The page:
02 Jan How to Deal with Home Owners Associations
This post was created in partnership with Pinkowski Law & Policy Group, and contains content created by them.
What is the best strategy to deal with HOAs and neighbors in your residential assisted living home community?
It’s important to bookmark professional tips when establishing a residential assisted living home in communities governed by homeowner’s associations.
First, when searching for RAL real estate, if at all possible, identify a location that is not within an HOA. This will undoubtedly spare you an unwanted path of resistance. If you find a home in the perfect location and it happens to have an HOA, it will be to your advantage to knowing your rights.
According to the Fair Housing Act, disabled residents are protected – HOA rules cannot keep them out of the neighborhood. While zoning codes and stipulations dictate the number of residents allowed in a home, an HOA cannot ban RAL homes altogether. Unfortunately, when RAL owners and operators fail to educate themselves, the lack of homework leads to frustrations, obstacles and long delays. Take time to get to know your HOA rules and state and federal laws.
SOME RULES ARE NOT INTENDED TO BE BROKEN
You won’t be able to break the homeowner’s association rules that apply to neighborhood design and landscaping. For example, if the HOA rules prohibit owners from painting their homes a certain color, you cannot disregard those guidelines. The design review committee has the right to maintain a specific curb appeal throughout the community.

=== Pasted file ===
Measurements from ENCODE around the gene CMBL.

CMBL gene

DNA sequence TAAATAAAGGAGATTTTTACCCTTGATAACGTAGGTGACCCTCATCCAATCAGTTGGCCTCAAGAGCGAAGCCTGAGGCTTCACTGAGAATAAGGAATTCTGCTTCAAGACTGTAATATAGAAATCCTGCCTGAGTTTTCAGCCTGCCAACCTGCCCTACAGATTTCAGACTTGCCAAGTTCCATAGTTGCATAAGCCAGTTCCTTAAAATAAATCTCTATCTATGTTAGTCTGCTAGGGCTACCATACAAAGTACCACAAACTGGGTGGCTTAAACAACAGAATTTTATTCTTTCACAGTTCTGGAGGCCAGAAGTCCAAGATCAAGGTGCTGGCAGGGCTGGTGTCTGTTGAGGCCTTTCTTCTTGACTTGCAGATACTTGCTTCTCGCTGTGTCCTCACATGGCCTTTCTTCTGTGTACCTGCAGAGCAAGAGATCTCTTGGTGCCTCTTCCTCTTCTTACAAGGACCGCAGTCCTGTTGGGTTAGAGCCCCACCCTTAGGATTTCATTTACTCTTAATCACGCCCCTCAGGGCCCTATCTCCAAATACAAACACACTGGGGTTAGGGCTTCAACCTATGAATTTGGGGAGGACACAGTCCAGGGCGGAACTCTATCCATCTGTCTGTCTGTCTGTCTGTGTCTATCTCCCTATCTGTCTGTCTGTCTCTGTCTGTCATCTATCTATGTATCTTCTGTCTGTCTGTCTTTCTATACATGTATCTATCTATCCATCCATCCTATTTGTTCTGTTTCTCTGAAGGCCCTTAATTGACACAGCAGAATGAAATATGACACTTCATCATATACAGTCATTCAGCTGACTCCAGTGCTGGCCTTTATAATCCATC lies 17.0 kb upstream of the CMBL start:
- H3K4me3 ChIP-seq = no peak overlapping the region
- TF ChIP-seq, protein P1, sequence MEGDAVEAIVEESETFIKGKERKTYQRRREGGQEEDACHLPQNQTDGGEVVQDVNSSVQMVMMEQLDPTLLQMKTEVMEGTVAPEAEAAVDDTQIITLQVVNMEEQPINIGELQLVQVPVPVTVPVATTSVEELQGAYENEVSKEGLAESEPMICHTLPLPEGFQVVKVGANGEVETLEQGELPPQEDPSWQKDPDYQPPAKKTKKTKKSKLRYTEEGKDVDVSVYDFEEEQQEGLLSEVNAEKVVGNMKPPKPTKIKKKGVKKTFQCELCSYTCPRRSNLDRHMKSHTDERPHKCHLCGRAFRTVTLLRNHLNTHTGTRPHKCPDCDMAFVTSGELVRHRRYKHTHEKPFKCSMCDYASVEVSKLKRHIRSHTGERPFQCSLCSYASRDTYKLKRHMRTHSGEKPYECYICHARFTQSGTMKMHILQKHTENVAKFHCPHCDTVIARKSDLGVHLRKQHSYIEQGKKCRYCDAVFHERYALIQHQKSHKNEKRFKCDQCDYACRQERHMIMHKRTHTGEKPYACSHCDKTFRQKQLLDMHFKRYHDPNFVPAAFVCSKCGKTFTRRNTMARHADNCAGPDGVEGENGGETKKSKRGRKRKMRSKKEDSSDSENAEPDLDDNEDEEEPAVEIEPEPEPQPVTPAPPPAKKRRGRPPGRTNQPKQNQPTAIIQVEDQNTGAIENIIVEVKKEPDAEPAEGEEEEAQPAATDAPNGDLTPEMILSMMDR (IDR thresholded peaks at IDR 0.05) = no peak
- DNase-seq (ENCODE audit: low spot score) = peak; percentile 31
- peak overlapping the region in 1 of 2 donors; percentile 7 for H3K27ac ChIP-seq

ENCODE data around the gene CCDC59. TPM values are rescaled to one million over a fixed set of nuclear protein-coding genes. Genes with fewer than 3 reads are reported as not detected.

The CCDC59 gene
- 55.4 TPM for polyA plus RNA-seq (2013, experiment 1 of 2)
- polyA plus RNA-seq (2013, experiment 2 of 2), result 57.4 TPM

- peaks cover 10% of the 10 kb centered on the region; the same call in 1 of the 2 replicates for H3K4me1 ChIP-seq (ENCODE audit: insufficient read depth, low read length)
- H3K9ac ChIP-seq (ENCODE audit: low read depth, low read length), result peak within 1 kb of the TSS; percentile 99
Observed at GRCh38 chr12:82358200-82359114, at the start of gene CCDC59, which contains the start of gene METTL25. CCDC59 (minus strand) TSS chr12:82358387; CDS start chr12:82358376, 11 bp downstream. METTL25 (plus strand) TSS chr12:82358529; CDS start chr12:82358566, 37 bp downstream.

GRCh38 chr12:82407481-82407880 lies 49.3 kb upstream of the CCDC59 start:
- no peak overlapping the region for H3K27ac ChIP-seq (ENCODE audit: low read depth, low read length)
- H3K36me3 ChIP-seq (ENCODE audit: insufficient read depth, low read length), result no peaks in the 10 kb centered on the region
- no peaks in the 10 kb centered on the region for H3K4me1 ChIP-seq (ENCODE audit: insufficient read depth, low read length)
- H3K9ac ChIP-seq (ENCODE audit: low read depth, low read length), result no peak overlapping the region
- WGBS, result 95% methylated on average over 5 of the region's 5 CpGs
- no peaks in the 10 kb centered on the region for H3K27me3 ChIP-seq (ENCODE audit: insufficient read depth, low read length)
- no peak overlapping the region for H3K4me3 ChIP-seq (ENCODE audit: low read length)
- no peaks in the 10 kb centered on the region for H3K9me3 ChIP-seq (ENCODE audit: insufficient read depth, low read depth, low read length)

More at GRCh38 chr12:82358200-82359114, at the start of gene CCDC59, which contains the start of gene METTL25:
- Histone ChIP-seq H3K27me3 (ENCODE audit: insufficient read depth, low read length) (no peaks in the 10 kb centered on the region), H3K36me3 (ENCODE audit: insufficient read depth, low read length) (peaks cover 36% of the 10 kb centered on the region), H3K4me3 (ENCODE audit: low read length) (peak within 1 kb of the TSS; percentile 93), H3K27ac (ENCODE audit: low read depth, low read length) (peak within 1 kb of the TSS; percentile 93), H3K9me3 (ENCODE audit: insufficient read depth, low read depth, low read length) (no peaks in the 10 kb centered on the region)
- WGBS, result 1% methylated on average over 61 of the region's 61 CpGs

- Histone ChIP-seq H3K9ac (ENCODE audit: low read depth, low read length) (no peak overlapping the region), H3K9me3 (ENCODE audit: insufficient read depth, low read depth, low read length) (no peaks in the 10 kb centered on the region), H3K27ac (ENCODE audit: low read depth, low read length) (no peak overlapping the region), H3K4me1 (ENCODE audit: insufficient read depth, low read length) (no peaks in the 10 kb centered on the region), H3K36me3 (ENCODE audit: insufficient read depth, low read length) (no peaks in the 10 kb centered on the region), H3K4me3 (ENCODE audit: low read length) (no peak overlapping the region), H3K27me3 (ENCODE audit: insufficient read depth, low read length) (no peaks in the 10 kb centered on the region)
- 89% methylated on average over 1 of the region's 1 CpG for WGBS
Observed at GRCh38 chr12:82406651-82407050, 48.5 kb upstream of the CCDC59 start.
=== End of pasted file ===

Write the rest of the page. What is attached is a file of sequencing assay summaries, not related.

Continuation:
However, HOAs are required to grant “reasonable accommodations” under the Fair Housing Act based on certain circumstances. There are always exceptions to the rules. Remember, your introduction to the neighborhood will play an important marketing component when making RAL residents and their families feel welcomed.
SPREADING THE GOOD NEWS ABOUT YOUR RAL HOME
What is the best strategy to deal with HOAs and neighbors in your RAL home community? First, get to know the design review committee. Before you submit your plans, try approaching committee members who may be favorable to your project. It is far more difficult to disagree with someone face-to-face, especially when they are providing resources for the senior community.
Show up and educate these committee members about what you’re doing and why. Stay calm, despite opposition, when announcing your project in an HOA meeting. Some neighbors will be excited about the idea, while others will be furious about the anticipated traffic and questions about the value of their homes. Remember that some people fear change or things they don’t understand.
Tensions ordinarily transform into support once your home is open and serving the community. Avoid announcing your plans in advance to the entire neighborhood – this added process is not necessary.
You’ll have plenty of time to host open houses and provide discounted rates to neighboring families who are seeking to place their loved ones in your nearby assisted living home.
REASONS WHY HOAs HAVE DRAWBACKS TO GROUP STYLE LIVING
Group homes sometimes come with downsides for the residents of the surrounding neighborhood, and RAL homes can raise similar objections.
As a result, potential concerns include the following:
- Additional traffic
- Limited parking
- Risky residents
- Development upkeep
- Jeopardy of losing a peaceful environment
- Uncertainties about property value
In turn, some homeowners’ associations have attempted to restrict or even prohibit group homes and assisted living homes. Have no fear, because federal law provides powerful protections – that’s not to say HOAs are powerless. Although, when HOAs adopt and enforce restrictive guidelines, they must remain legally compliant.
RAL NATIONAL ASSOCIATION HELPS OWNERS AND OPERATORS OVERCOME OBSTACLES
Residential Assisted Living National Association is a rapidly growing membership-based organization supporting the assisted living industry. It is the largest RAL organization providing resources and support in the residential assisted living industry.
The membership grants you access to group purchasing power, discounts with over 200 RAL vendors, legal advocacy, industry marketing, educational services, memory care training, certifications, marketing, and relevant newsletters. Visit www.RALNA.com for additional information.